Can Laser Eye Surgery ruin your eyesight?
With any surgical procedure there comes an element of risk, and with Laser Eye Surgery, it’s no different.
However, with much thanks to the internet and no doubt to the presence of the word ‘laser’ in its name, it’s all too easy to come across wild myths and tales about the Laser Eye Surgery procedure and its effects.
Whether it’s a sensationalist story in the media written to stir up a fuss or a rare incident from an inadequately equipped clinic twenty years ago when the procedure was still being developed, it’s easy to simply be overwhelmed and not know what to believe.
But when you look at little closer and choose your sources wisely, then all quickly becomes clear.
Take, for instance, the idea that Laser Eye Surgery can make you go blind. The answer to this question may change depending on what website you click on or media story you read. The fact is, there is a lot of rhetoric and conflicting information out there, and yet the actual answer couldn’t be simpler.
Can Laser Eye Surgery make you go blind?
Essentially, no. Technically there is an exceedingly small risk of blindness with laser eye surgery but it is lower than the risk of wearing monthly contact lenses for one year, so a risk that everyone seems to accept as perfectly reasonable
Realistically, however, there is nothing to worry about. For one, the lasers used in Laser Eye surgery are “cold” lasers, meaning they don’t create a heating or burning effect and therefore produce no sensation or damage to the skin.
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In order for someone to be left with an extensive loss of vision, it would, therefore, necessitate that a series of unfortunate events would have to unfold in succession. Such cases have been reported around the world — albeit very rarely and not among the leading clinics.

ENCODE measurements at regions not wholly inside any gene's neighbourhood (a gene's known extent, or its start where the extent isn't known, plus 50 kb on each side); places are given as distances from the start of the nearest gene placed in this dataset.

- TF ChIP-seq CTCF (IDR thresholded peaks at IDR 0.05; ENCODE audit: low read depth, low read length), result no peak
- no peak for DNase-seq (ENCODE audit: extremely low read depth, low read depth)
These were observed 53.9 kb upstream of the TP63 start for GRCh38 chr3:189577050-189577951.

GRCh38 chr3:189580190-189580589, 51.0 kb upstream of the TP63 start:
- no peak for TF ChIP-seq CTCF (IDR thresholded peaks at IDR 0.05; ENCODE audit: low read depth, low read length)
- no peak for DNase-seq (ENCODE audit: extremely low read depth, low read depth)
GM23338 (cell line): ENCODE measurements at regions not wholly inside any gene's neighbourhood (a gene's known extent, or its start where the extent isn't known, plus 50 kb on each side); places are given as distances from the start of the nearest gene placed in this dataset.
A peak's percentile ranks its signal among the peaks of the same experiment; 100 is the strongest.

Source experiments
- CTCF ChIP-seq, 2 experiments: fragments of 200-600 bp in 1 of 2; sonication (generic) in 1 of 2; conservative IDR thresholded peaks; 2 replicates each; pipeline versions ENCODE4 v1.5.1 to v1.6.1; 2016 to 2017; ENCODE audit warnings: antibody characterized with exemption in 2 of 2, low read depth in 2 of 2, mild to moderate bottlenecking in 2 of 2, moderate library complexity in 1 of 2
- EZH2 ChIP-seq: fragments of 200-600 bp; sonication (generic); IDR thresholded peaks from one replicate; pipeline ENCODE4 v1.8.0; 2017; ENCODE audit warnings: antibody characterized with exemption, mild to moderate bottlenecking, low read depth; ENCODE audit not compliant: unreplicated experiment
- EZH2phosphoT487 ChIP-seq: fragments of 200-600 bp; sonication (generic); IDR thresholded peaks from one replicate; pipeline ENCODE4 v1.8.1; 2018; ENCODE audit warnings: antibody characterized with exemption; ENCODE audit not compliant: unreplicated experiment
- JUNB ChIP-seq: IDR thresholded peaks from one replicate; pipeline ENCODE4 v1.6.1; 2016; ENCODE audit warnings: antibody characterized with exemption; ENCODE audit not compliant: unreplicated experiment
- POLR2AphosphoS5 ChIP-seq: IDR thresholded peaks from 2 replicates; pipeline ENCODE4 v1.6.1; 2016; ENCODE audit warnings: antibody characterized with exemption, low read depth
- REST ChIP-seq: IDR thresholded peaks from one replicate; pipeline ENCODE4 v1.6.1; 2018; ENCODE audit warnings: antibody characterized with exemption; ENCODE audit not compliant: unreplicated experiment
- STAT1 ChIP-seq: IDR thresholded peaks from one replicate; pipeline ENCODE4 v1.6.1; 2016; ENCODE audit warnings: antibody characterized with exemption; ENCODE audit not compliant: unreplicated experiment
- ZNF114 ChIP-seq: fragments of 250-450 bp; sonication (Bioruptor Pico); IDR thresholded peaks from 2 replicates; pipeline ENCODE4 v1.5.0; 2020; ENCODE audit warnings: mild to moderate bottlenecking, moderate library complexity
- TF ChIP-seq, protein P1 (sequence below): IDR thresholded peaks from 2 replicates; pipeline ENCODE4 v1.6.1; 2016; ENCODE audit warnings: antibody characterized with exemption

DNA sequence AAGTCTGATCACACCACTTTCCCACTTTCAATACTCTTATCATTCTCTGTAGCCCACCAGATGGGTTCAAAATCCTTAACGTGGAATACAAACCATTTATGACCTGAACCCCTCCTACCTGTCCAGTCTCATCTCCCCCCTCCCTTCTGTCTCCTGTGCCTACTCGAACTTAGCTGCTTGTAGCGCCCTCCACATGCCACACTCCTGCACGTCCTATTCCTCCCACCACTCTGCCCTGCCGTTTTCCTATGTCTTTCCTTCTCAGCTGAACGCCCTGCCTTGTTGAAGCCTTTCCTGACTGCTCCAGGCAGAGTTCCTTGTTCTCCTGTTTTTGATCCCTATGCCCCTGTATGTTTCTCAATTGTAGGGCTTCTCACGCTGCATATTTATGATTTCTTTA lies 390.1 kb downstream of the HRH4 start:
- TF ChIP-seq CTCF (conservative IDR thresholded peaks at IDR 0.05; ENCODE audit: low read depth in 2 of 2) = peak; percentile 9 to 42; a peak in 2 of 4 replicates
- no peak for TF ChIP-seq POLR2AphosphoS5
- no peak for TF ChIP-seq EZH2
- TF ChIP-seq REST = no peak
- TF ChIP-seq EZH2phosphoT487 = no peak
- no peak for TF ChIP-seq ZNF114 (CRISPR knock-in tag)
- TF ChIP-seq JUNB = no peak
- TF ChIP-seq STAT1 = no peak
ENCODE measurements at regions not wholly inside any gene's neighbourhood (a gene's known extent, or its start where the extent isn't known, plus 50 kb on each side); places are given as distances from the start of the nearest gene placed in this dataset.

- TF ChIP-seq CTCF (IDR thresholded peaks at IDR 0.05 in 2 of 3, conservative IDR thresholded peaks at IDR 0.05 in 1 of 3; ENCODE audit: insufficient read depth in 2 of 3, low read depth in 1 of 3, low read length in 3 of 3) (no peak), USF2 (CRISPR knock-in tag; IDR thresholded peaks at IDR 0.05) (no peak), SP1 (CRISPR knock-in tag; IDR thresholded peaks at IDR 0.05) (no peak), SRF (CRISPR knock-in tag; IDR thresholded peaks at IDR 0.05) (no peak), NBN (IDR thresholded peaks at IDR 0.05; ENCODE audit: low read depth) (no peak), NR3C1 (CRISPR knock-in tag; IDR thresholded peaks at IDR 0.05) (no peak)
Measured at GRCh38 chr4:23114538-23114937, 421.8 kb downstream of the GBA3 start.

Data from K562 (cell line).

Expert laser eye surgeon Mr Glenn Carp sheds a bit more light on the question, whether Laser Eye Surgery can make you go blind in the short video below:
What are the chances of reduced vision post-surgery?
Having now established the rarity of going blind as a result of Laser Eye Surgery, your attention naturally turns to the next worst thing that can happen: leaving the clinic with a poorer level of vision than when you arrived.
The chances of having Laser Eye Surgery and leaving the clinic with reduced vision depends on a number of things, but primarily you and your eyes.
Therefore, this question is something that will be discussed with your optometrist and laser eye surgeon in detail before your procedure at any good laser eye clinic.
We can say, though, that overall, the chances of something going wrong during surgery are extremely slim. The chance of encountering a situation in which the surgeon could not satisfactorily correct the problem is around 1 in 30,000.
Post-surgery however, there is one thing we all can’t avoid — ageing. As we get older, our eyes are susceptible to the same effects of all our other organs. This effect of ageing on the eye is specifically known as Presbyopia.
Between the ages of 45-65, it’s almost certain to say that presbyopia will rear its head and interfere with your quality of vision. However, the good news is that if presbyopia becomes a problem for you, Laser Eye Surgery can be used to compensate for these changes with a simple and revolutionary procedure.
Aside from ageing, Laser Eye Surgery is a permanent procedure that will see you not having to wear glasses or contacts for many years to come, if not forever. Add to that the fact that in 2019 the procedure is incredibly common and safe, and there’s nothing stopping you from enjoying its incredible benefits today.
If you would like to book a consultation at London Vision Clinic, or find out more about the safety of Laser Eye Surgery, leave us a comment or give us a call us on 020 7224 1005.